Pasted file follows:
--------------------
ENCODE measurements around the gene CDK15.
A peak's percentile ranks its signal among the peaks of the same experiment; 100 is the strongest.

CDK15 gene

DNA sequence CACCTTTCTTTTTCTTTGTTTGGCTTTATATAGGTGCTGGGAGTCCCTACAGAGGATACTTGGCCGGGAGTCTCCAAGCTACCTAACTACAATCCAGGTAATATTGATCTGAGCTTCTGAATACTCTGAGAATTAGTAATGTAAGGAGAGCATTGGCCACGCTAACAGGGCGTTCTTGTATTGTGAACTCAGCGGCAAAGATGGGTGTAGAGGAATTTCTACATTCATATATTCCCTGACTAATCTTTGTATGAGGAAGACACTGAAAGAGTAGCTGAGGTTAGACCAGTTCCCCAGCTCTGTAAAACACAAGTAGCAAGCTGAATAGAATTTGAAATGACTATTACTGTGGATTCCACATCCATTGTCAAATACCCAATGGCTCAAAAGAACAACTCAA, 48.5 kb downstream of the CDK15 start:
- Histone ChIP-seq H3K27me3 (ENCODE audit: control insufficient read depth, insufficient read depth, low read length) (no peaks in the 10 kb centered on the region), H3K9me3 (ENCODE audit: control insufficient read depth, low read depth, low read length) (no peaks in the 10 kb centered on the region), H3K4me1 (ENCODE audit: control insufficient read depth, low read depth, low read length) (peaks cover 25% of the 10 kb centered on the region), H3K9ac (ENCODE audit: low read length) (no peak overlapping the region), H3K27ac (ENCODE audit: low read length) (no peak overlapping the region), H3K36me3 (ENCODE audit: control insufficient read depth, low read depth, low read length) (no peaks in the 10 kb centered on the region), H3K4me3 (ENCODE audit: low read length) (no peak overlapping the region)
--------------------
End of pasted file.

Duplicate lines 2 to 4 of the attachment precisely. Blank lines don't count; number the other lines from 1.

A peak's percentile ranks its signal among the peaks of the same experiment; 100 is the strongest.

CDK15 gene

DNA sequence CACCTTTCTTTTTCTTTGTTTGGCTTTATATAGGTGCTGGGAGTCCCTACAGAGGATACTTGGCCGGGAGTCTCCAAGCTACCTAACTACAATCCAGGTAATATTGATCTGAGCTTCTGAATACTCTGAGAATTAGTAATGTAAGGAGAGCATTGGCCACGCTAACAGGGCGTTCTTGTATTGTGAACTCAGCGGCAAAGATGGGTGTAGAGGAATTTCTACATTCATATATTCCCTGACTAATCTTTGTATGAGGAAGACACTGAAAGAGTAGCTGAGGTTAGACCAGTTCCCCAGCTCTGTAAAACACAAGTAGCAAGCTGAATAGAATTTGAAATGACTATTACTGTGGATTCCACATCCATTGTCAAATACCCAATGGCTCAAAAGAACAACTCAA, 48.5 kb downstream of the CDK15 start: